We escaped to Sabino Canyon all the time when I was little, a long drive and then a short enough walk you could (well, my mum and dad could) carry an ice chest, we’d bring food to barbecue and swim in the stream. We knew all the deepest holes, the best places to slide down rocks. I don’t think we made it up Bear Canyon until I was older, high school maybe. Plenty of hiking to do around our own house, though no waterfalls.

Still, it’s one of those places I have layers of memories for. Some aren’t even mine, like my brother’s friend getting airlifted out after casually reaching for a football they’d been throwing around in one of the pools and getting caught in the undertow and sucked over one of the falls.

My own fiercest memory is of hiking it after getting bitten on the thigh by something I never saw (never be lazy and leave your jeans on the floor, never, I know this). I hiked up here about three days after, when my leg was aching and the bruised area around the bite still expanding. With my flesh turning black and liquifying, it was definitely a spider. Not as bad as many I’ve seen, so I was lucky.  Still, I have memories of that ache, remembered a stretch or two where I had been sure I wouldn’t make it. I made it. I was a lot prouder and stupider in those days.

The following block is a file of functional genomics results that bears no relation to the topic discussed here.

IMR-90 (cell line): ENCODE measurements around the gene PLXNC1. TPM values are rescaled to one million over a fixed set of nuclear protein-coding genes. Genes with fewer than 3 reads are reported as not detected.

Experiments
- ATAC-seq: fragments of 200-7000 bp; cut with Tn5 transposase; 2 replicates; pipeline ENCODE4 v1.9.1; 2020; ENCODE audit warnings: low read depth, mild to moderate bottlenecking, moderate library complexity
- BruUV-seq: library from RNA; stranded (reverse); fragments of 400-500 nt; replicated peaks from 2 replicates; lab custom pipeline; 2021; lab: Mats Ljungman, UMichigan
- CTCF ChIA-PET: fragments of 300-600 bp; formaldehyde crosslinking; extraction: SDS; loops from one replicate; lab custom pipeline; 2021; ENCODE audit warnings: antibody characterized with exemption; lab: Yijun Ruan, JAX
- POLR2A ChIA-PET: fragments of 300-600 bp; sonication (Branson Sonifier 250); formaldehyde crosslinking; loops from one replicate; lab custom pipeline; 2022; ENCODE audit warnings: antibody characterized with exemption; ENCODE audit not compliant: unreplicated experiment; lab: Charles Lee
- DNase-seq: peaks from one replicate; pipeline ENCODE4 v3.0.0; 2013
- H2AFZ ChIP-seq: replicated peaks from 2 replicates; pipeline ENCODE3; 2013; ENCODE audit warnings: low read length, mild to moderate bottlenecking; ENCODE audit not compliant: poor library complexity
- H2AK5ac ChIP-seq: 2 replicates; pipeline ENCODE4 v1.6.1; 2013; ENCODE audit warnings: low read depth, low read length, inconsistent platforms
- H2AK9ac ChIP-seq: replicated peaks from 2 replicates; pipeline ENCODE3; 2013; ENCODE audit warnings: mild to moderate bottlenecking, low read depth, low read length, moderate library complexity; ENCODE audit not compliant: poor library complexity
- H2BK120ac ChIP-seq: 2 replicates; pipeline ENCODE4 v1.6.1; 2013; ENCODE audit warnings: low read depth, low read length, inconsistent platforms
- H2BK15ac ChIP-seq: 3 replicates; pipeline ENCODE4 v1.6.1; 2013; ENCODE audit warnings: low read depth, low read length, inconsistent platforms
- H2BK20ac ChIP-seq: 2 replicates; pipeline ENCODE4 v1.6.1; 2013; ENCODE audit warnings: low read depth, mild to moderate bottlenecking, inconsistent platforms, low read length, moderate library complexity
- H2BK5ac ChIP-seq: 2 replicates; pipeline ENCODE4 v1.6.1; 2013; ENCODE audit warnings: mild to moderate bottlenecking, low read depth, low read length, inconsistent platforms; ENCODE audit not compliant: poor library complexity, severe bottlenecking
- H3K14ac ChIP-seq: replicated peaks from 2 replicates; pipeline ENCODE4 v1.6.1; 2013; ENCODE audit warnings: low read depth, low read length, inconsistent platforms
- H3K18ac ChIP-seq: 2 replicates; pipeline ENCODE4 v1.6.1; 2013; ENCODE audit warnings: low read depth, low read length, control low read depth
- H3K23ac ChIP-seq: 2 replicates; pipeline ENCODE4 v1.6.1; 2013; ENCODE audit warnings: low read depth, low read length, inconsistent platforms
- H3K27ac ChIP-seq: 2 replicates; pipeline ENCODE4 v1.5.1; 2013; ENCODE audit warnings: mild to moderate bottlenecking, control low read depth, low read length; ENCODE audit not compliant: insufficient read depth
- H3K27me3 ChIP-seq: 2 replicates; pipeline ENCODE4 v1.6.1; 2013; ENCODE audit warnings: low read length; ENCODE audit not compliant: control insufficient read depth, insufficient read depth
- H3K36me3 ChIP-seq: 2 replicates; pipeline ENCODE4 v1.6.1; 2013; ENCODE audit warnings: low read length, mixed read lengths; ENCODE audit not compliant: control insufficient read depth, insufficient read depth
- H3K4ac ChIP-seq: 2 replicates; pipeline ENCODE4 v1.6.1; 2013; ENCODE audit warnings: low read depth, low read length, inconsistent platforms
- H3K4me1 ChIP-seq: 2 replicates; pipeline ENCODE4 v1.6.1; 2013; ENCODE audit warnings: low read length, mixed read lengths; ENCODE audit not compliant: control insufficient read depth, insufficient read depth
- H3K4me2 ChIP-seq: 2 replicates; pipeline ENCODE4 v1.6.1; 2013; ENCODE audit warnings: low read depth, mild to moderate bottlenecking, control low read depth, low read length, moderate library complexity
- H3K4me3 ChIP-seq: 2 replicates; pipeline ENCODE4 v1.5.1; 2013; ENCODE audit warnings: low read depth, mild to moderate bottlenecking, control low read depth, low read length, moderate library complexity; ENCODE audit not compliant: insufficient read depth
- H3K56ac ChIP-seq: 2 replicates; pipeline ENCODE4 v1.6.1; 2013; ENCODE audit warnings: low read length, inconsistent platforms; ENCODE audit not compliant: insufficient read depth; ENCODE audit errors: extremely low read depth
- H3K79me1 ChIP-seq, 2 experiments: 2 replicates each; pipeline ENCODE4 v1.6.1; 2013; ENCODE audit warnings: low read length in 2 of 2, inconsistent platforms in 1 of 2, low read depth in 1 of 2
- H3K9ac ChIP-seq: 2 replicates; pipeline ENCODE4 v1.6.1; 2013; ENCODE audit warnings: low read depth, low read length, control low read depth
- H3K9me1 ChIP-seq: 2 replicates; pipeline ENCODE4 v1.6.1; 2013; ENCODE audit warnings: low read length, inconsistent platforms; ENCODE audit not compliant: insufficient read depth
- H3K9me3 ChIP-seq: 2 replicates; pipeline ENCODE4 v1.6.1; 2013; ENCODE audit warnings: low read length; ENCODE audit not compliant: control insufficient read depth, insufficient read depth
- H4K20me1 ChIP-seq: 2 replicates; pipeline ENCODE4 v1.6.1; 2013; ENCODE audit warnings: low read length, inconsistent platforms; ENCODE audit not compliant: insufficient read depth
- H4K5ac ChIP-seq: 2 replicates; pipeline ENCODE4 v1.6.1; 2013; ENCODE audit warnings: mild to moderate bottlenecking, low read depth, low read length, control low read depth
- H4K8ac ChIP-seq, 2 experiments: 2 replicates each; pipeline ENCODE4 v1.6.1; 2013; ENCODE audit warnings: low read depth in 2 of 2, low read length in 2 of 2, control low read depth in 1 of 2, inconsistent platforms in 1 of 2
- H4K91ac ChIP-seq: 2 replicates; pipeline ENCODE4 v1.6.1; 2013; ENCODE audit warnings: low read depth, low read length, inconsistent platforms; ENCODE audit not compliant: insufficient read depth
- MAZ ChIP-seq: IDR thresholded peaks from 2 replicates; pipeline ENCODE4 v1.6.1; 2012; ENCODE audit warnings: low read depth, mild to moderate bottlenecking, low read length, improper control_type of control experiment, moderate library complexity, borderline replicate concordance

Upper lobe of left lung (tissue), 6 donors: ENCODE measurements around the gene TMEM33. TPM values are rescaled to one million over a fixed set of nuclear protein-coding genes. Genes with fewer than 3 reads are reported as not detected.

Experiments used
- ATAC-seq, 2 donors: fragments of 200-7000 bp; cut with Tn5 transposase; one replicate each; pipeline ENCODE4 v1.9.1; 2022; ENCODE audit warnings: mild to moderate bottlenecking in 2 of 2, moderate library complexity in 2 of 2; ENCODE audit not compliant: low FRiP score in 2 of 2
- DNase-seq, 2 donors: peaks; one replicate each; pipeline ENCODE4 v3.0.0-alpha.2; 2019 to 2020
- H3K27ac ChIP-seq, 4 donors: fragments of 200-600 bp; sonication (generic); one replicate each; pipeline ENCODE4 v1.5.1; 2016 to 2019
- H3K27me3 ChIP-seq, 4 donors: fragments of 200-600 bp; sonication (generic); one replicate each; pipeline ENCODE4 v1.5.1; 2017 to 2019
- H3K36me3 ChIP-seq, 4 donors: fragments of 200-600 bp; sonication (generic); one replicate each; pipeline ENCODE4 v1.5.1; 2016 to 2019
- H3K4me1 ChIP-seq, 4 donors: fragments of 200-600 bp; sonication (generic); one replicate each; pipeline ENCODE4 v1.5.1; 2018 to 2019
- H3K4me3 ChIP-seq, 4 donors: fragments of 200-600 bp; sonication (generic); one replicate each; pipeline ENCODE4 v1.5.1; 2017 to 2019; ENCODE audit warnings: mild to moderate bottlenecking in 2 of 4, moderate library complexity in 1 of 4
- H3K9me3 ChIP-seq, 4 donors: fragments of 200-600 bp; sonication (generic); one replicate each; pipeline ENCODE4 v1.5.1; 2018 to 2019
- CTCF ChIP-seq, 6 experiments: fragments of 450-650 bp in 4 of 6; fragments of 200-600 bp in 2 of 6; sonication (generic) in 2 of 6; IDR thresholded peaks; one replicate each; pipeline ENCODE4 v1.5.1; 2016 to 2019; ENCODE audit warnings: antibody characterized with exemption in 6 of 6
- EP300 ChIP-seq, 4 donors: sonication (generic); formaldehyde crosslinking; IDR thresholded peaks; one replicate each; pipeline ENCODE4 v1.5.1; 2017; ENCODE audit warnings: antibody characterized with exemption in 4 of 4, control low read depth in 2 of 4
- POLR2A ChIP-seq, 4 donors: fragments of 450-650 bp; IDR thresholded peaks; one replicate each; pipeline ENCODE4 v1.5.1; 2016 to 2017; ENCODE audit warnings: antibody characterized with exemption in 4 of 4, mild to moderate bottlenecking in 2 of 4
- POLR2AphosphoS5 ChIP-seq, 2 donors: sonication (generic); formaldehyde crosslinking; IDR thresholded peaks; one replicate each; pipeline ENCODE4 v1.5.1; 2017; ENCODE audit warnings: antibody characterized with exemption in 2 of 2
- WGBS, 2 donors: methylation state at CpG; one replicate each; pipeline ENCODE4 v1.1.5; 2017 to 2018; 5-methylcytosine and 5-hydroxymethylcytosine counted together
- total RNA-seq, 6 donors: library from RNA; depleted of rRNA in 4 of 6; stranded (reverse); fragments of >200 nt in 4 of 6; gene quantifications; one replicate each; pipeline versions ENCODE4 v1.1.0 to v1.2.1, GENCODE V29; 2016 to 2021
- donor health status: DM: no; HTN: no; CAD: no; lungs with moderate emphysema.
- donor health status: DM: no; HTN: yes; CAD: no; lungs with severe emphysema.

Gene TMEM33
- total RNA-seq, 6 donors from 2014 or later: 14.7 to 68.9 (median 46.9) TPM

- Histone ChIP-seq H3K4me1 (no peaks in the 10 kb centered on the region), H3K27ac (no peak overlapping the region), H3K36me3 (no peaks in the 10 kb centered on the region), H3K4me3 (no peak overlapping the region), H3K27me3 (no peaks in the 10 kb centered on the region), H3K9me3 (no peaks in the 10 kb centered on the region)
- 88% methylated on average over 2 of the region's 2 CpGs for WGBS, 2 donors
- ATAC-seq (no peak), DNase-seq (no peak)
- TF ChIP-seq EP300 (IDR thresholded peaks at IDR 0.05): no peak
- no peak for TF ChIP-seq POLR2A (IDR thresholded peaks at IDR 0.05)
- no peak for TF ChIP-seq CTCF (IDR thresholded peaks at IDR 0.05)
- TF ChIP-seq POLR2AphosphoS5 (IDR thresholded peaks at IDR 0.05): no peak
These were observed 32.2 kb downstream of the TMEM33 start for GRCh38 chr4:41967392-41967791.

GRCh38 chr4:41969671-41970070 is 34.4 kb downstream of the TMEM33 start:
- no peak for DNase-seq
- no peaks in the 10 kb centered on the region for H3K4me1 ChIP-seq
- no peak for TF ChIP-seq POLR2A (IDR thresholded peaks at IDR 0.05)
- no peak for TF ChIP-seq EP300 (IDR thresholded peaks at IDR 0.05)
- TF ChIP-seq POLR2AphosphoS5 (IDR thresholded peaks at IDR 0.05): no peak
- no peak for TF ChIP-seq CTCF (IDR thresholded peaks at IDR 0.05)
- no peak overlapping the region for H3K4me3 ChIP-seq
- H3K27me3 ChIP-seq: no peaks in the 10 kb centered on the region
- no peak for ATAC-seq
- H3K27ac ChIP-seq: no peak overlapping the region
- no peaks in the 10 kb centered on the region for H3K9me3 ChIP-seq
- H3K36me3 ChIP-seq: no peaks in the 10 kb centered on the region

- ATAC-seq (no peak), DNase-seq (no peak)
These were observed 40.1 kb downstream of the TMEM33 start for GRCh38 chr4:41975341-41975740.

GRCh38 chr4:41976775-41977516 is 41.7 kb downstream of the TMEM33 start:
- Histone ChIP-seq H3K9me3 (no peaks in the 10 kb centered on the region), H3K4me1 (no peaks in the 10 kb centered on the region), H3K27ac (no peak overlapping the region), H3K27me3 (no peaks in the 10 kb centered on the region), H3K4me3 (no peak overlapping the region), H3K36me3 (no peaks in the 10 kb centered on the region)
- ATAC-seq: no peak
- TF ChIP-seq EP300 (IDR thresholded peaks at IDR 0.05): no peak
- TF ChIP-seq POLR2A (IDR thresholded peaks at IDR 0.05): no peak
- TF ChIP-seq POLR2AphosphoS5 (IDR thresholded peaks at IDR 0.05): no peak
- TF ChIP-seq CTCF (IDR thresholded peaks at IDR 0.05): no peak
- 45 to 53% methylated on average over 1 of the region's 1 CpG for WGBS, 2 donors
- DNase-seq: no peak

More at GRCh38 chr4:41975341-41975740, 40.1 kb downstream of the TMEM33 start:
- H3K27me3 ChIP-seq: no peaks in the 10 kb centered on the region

My favourite memory is walking along the banks beneath the mesquites, the air full of the smell of sage, my mum and dad hand in hand somewhere behind me.


This last trip was just beautiful, though so cold — snow on the Rincons, and ice on the puddles. The water was higher than I ever remember it, and I forgot just how many times the trail crosses it (seven), balanced precariously on stones. There was a bit of jumping. I loved it, loved seeing the desert so lush and knowing the wildflowers will be probably be absolutely gorgeous this spring, though I won’t be there to see them.